In the June 4 article, “Rights groups tell Japan to fully tape interrogations of criminal suspects,” reporter Tomohiro Osaki notes that “the U.N. Committee against Torture issued a statement pointing out that Japan’s criminal justice system should do away with its traditionally strong reliance on confessions by suspects, and demanded it implement ‘safeguards such as electronic recordings of the entire interrogation process’ to prevent wrongful convictions.”
That’s a welcome statement from the U.N Committee against Torture (CAT). I just wonder if Japan will take it to heart right away.
According to reports on Twitter and in the Tokyo Shimbun, Japan’s representative at the CAT meeting, Hideaki Ueda, made a statement that raised eyebrows. During the meeting a delegate from Mauritius criticized Japan’s criminal justice system as “medieval.” Ueda retorted that when it came to human rights Japan was “the most advanced country in the world.”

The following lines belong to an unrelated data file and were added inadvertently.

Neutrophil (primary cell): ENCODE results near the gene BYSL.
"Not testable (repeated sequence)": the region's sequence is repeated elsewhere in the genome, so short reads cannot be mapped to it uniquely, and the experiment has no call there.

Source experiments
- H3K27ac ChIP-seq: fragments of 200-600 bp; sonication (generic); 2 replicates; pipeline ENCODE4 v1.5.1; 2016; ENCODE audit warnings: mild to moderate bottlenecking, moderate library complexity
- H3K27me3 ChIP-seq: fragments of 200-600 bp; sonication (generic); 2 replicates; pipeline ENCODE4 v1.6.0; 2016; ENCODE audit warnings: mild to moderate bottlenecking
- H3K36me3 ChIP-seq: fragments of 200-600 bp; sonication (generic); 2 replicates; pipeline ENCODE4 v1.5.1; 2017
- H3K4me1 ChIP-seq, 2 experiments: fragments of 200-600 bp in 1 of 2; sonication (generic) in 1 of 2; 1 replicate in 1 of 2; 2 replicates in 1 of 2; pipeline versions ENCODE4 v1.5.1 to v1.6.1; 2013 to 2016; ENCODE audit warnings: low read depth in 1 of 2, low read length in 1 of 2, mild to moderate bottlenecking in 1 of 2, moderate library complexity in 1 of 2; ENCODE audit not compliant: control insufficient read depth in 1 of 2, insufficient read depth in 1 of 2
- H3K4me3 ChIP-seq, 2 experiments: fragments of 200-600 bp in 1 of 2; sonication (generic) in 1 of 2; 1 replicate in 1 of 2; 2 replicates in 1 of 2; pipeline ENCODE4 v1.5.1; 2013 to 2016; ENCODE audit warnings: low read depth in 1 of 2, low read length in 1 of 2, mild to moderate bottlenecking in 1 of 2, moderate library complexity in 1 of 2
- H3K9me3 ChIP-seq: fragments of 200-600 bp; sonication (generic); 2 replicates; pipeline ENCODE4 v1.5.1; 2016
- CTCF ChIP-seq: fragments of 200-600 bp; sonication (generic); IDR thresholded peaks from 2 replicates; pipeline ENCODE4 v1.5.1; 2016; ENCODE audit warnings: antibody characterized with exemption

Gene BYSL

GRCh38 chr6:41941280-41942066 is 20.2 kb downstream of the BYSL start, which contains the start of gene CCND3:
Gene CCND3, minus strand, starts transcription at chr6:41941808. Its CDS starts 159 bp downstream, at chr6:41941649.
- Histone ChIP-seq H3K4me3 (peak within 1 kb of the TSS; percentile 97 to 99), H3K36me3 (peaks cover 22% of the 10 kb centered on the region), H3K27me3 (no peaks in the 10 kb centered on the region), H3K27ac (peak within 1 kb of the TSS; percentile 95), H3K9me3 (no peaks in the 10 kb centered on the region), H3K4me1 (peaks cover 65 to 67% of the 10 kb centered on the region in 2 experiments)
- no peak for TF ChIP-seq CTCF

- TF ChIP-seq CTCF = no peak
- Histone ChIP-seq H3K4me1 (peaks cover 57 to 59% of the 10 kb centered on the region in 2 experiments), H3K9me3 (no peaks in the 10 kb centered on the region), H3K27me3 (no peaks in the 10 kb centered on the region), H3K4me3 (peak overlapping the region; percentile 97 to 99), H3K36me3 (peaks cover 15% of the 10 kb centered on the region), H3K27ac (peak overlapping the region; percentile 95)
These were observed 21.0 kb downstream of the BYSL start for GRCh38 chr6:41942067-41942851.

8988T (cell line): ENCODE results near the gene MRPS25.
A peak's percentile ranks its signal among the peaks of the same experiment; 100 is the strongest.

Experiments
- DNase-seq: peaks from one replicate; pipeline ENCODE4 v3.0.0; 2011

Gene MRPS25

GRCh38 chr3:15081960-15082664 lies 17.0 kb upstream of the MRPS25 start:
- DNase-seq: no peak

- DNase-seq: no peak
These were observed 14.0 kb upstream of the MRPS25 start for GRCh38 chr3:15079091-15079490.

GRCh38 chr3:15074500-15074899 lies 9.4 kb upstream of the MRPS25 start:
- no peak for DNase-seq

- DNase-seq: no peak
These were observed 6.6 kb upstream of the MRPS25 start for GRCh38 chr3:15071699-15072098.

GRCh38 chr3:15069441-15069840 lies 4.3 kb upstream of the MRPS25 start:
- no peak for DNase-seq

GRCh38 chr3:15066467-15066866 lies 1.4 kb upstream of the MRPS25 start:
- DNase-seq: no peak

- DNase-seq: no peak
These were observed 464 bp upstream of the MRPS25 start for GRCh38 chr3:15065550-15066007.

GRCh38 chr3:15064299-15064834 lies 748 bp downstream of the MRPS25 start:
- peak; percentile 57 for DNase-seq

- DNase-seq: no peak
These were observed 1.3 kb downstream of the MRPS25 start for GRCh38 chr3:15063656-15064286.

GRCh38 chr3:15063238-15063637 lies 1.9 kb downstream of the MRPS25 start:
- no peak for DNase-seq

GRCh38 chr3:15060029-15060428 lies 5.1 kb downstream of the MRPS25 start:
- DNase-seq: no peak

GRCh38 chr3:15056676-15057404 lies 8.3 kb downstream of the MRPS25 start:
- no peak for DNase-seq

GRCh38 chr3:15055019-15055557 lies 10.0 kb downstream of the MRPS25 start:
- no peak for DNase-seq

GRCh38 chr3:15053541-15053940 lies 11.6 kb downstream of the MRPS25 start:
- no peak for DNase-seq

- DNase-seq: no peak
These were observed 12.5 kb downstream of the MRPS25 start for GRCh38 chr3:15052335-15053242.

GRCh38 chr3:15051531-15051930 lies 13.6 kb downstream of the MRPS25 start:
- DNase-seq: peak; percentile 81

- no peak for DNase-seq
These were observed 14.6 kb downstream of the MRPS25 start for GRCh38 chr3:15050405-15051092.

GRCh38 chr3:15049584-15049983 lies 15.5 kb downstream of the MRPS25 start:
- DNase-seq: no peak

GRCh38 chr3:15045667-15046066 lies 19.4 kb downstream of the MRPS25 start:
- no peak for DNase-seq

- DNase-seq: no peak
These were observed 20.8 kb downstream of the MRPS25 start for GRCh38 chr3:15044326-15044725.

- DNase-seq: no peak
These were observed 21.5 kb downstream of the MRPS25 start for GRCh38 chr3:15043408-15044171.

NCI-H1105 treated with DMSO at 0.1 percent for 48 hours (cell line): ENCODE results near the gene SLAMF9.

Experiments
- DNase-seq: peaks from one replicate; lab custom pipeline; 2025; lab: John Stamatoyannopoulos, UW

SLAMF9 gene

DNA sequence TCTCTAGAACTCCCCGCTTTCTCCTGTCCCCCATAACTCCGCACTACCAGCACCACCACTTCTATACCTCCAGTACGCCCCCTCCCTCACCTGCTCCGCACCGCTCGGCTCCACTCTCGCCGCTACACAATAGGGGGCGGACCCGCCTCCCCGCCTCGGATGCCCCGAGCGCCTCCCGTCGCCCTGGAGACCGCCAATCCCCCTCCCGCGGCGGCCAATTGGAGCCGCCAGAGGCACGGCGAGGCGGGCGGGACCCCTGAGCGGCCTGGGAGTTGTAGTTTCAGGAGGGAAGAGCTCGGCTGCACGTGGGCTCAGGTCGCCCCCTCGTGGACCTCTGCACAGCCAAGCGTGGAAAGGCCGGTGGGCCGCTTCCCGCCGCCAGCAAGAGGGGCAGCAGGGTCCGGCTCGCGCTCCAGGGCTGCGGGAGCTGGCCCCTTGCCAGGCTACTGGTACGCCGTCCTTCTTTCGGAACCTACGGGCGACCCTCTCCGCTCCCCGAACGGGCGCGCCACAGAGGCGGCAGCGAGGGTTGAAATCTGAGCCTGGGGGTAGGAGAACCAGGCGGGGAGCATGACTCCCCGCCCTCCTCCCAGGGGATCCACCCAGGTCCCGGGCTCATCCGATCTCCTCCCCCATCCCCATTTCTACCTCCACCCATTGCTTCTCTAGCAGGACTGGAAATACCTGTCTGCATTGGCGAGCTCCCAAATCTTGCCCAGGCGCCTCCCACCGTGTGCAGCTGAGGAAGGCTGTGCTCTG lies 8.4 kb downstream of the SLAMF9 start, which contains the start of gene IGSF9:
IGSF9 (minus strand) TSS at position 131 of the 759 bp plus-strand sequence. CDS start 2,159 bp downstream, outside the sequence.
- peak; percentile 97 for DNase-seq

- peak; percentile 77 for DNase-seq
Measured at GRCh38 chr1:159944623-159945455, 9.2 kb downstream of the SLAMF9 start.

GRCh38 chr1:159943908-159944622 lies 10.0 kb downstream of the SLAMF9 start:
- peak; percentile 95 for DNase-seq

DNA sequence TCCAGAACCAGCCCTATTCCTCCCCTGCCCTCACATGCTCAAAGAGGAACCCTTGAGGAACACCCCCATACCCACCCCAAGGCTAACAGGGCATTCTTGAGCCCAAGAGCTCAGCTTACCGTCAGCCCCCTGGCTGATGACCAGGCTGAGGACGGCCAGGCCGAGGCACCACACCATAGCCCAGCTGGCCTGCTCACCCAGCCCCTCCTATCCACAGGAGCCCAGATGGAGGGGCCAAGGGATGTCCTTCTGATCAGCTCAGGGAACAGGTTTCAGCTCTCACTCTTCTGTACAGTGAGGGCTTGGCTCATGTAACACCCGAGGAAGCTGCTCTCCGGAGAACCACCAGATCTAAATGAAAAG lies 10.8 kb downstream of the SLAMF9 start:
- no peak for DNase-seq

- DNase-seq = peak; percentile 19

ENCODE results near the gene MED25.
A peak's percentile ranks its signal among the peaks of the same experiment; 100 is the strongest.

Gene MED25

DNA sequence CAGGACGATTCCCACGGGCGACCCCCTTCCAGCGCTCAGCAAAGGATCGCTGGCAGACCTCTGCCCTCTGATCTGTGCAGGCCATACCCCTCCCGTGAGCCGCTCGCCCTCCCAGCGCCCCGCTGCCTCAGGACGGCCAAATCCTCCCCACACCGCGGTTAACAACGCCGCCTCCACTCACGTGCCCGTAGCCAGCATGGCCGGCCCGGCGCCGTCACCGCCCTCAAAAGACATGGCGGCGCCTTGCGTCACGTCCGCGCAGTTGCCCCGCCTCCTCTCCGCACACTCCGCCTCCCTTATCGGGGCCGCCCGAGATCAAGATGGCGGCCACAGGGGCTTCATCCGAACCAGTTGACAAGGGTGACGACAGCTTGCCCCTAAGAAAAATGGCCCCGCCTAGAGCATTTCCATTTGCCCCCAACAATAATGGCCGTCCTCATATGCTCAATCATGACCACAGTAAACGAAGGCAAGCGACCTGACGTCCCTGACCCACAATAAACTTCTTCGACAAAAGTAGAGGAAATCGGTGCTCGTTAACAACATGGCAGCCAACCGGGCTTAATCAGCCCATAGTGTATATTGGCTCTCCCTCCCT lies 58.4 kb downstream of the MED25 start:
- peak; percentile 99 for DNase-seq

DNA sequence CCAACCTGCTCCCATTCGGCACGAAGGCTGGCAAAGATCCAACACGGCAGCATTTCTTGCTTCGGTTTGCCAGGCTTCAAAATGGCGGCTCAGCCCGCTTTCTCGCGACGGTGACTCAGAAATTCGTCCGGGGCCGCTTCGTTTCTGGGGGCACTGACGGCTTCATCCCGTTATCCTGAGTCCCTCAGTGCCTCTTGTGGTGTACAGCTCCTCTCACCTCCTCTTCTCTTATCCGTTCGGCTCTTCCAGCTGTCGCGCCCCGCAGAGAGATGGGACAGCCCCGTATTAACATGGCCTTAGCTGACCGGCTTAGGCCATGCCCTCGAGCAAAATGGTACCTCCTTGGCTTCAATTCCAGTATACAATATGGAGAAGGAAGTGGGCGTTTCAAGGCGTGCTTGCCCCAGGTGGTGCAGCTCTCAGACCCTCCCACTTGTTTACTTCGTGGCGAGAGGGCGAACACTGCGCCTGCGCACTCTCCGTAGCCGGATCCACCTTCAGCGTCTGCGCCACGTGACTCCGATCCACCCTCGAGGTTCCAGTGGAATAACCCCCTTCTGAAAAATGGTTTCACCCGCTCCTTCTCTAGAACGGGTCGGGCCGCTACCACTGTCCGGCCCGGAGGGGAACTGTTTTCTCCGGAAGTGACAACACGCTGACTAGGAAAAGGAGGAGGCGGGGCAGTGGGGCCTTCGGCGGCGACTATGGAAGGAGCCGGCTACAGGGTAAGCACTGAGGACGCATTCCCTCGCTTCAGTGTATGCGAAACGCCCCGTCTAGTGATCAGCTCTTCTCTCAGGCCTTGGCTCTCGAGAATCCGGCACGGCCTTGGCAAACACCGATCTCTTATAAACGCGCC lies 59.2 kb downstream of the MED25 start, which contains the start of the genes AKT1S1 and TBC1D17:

Recognizing that he misspoke, the Japanese official soon corrected himself, saying that Japan was rather “one of the most advanced countries in the world” on human rights issues.
When the gaffe earned snickers from the other international representatives present at the forum, Ueda fired back with a less-than-diplomatic “Shut up!” and chided the group for laughing.
The Japanese representative’s response seemed almost medieval in light of modern standards of international decorum. When state officials from anywhere behave so badly with the eyes of the world on them, I shudder to think what goes in their corner of the globe when no one is looking.
The opinions expressed in this letter to the editor are the writer’s own and do not necessarily reflect the policies of The Japan Times.
IN FIVE EASY PIECES WITH TAKE 5